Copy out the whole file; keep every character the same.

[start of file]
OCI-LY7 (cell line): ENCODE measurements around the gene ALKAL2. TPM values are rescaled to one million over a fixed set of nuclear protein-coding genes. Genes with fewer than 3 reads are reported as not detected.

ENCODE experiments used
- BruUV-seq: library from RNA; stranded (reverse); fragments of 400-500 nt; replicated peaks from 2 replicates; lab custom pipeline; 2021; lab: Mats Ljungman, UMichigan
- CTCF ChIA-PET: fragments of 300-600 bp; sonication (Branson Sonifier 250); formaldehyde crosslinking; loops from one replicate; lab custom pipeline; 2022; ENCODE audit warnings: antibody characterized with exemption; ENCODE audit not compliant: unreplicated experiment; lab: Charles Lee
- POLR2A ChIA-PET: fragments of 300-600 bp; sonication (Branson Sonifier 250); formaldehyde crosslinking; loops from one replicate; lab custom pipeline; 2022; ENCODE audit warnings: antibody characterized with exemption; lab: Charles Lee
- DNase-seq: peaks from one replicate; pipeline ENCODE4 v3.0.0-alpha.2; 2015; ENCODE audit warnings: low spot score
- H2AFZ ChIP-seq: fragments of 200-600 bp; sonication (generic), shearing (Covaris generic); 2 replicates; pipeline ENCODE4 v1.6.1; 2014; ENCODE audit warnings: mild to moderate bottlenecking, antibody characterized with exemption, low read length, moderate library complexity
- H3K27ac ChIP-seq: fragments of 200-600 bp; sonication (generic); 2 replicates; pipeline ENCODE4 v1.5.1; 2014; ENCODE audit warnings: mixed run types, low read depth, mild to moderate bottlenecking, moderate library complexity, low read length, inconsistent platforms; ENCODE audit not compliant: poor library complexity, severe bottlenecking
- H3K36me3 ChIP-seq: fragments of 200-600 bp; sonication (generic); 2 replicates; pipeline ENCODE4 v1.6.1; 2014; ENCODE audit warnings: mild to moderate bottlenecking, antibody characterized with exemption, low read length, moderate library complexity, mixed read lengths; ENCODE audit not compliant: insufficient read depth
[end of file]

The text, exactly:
OCI-LY7 (cell line): ENCODE measurements around the gene ALKAL2. TPM values are rescaled to one million over a fixed set of nuclear protein-coding genes. Genes with fewer than 3 reads are reported as not detected.

ENCODE experiments used
- BruUV-seq: library from RNA; stranded (reverse); fragments of 400-500 nt; replicated peaks from 2 replicates; lab custom pipeline; 2021; lab: Mats Ljungman, UMichigan
- CTCF ChIA-PET: fragments of 300-600 bp; sonication (Branson Sonifier 250); formaldehyde crosslinking; loops from one replicate; lab custom pipeline; 2022; ENCODE audit warnings: antibody characterized with exemption; ENCODE audit not compliant: unreplicated experiment; lab: Charles Lee
- POLR2A ChIA-PET: fragments of 300-600 bp; sonication (Branson Sonifier 250); formaldehyde crosslinking; loops from one replicate; lab custom pipeline; 2022; ENCODE audit warnings: antibody characterized with exemption; lab: Charles Lee
- DNase-seq: peaks from one replicate; pipeline ENCODE4 v3.0.0-alpha.2; 2015; ENCODE audit warnings: low spot score
- H2AFZ ChIP-seq: fragments of 200-600 bp; sonication (generic), shearing (Covaris generic); 2 replicates; pipeline ENCODE4 v1.6.1; 2014; ENCODE audit warnings: mild to moderate bottlenecking, antibody characterized with exemption, low read length, moderate library complexity
- H3K27ac ChIP-seq: fragments of 200-600 bp; sonication (generic); 2 replicates; pipeline ENCODE4 v1.5.1; 2014; ENCODE audit warnings: mixed run types, low read depth, mild to moderate bottlenecking, moderate library complexity, low read length, inconsistent platforms; ENCODE audit not compliant: poor library complexity, severe bottlenecking
- H3K36me3 ChIP-seq: fragments of 200-600 bp; sonication (generic); 2 replicates; pipeline ENCODE4 v1.6.1; 2014; ENCODE audit warnings: mild to moderate bottlenecking, antibody characterized with exemption, low read length, moderate library complexity, mixed read lengths; ENCODE audit not compliant: insufficient read depth